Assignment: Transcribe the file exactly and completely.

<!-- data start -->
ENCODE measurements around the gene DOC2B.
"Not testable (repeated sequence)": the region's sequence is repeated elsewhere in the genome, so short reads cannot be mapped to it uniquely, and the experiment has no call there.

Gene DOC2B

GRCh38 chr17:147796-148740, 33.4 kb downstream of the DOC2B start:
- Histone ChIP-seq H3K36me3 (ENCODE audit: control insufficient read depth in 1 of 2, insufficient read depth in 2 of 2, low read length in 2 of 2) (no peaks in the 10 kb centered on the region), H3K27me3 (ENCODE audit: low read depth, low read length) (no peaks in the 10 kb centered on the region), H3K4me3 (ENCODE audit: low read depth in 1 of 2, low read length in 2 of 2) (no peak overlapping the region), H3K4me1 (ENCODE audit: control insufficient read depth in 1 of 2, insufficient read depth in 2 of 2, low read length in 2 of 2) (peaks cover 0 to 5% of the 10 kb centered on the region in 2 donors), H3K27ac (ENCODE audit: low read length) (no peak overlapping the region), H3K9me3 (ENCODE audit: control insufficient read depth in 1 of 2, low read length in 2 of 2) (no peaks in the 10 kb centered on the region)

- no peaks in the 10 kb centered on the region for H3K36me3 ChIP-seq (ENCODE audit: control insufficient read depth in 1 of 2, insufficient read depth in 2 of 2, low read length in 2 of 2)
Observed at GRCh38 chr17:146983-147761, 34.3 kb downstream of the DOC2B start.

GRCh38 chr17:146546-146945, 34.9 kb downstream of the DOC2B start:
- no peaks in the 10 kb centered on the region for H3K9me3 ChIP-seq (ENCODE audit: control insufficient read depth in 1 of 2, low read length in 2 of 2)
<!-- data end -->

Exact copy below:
ENCODE measurements around the gene DOC2B.
"Not testable (repeated sequence)": the region's sequence is repeated elsewhere in the genome, so short reads cannot be mapped to it uniquely, and the experiment has no call there.

Gene DOC2B

GRCh38 chr17:147796-148740, 33.4 kb downstream of the DOC2B start:
- Histone ChIP-seq H3K36me3 (ENCODE audit: control insufficient read depth in 1 of 2, insufficient read depth in 2 of 2, low read length in 2 of 2) (no peaks in the 10 kb centered on the region), H3K27me3 (ENCODE audit: low read depth, low read length) (no peaks in the 10 kb centered on the region), H3K4me3 (ENCODE audit: low read depth in 1 of 2, low read length in 2 of 2) (no peak overlapping the region), H3K4me1 (ENCODE audit: control insufficient read depth in 1 of 2, insufficient read depth in 2 of 2, low read length in 2 of 2) (peaks cover 0 to 5% of the 10 kb centered on the region in 2 donors), H3K27ac (ENCODE audit: low read length) (no peak overlapping the region), H3K9me3 (ENCODE audit: control insufficient read depth in 1 of 2, low read length in 2 of 2) (no peaks in the 10 kb centered on the region)

- no peaks in the 10 kb centered on the region for H3K36me3 ChIP-seq (ENCODE audit: control insufficient read depth in 1 of 2, insufficient read depth in 2 of 2, low read length in 2 of 2)
Observed at GRCh38 chr17:146983-147761, 34.3 kb downstream of the DOC2B start.

GRCh38 chr17:146546-146945, 34.9 kb downstream of the DOC2B start:
- no peaks in the 10 kb centered on the region for H3K9me3 ChIP-seq (ENCODE audit: control insufficient read depth in 1 of 2, low read length in 2 of 2)